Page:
Thai Papaya Salad (Som Tam)

*I guess I missed this video when Maangchi uploaded it to YT in December 2011. Enjoy!

Tanya has her own channel on YouTube! Visit her channel to learn delicious recipes!

This is the first video in my Gapshida series that features a recipe from one of my readers. The first destination on my Gapshida tour was to visit Tanja Rogers in Canterbury, England.

She's been one of my readers for a long time, and she invited me to her house to share some traditional Thai recipes that she learned from her mother. For this salad she replaced papaya with swede (also known as rutabaga) because it's not easy for her to find a firm green papaya where she lives. When made with swede, this salad tastes almost the same as if it were made with papaya.

1. Roughly crush a small handful of unsalted peanuts with mortar and pestle. Set aside. Wipe the mortar and pestle clean.

2. Melt palm sugar in a small pan at low or medium heat, adding 2 tbs of water. The cooking process should form a shiny and thick syrup. This makes it easier to mix the sugar with the salad.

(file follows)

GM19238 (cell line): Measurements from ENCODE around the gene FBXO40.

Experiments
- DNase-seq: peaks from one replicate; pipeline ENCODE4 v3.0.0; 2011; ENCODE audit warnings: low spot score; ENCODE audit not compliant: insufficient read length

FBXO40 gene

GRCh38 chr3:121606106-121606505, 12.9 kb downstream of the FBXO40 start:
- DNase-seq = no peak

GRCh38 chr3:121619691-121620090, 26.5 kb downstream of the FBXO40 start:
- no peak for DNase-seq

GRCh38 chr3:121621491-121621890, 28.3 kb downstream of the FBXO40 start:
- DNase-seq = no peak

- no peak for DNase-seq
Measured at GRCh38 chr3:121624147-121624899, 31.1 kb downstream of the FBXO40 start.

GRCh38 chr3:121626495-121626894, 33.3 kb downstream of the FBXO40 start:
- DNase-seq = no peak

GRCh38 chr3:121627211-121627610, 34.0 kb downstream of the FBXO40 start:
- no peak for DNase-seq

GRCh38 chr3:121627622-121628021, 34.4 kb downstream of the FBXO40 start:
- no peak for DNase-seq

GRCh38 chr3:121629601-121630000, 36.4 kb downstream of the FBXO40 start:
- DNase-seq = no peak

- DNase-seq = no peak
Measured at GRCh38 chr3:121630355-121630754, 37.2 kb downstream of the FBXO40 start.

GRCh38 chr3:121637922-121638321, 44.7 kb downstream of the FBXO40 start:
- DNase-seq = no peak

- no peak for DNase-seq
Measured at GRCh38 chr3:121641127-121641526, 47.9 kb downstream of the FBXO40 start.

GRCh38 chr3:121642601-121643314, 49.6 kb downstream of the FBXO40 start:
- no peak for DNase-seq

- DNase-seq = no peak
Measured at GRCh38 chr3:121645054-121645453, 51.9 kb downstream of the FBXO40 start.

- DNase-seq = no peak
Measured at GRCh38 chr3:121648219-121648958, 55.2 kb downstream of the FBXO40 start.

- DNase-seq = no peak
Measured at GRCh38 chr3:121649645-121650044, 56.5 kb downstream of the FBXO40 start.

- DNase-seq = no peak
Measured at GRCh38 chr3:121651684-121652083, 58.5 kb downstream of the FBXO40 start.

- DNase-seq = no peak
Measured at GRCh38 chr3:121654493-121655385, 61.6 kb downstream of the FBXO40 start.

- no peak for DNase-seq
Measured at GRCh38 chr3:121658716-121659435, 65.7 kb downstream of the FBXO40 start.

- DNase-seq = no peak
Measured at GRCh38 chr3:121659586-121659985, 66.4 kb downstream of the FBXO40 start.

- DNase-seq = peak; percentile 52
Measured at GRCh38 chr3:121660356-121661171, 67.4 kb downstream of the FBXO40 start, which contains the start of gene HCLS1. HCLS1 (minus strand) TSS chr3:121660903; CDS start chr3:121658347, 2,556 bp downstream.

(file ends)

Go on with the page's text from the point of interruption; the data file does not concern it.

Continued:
3. Peel the papaya (or swede), shred it with a shredder (or a mandolin slicer) to thin stripes and soak them in cold water while you prepare the rest of the salad. This makes the papaya crunchier and gets rid of any excess starch from the swede.

4. Cut the green beans into one-inch pieces. Throw away the endings.

5. Take the chilies and peeled garlic and give them a gentle bash with mortar and pestle. You still ought to see bits and pieces, not a puree. Add the shrimps and continue bashing. Add the crushed peanuts and mix well.

6. Add the shredded papaya and continue bashing, but not too hard. Just enough so the mixture soaks up the flavours. Use a bigger table spoon as a support tool, that way you can shift the salad in the mortar and it doesn't fall out while bashing and mixing.

7. Add the liquid palm sugar, tomatoes, beans, lime juice and fish sauce. Continue to lightly bash, shift with the spoon, and mix a little more.

8. Serve on a big dish or bowl, sprinkle some crushed peanuts on top! Voila!

In Thailand it's usually served with sticky rice and along another dish called larb, a spice minced meat salad with raw vegetables.

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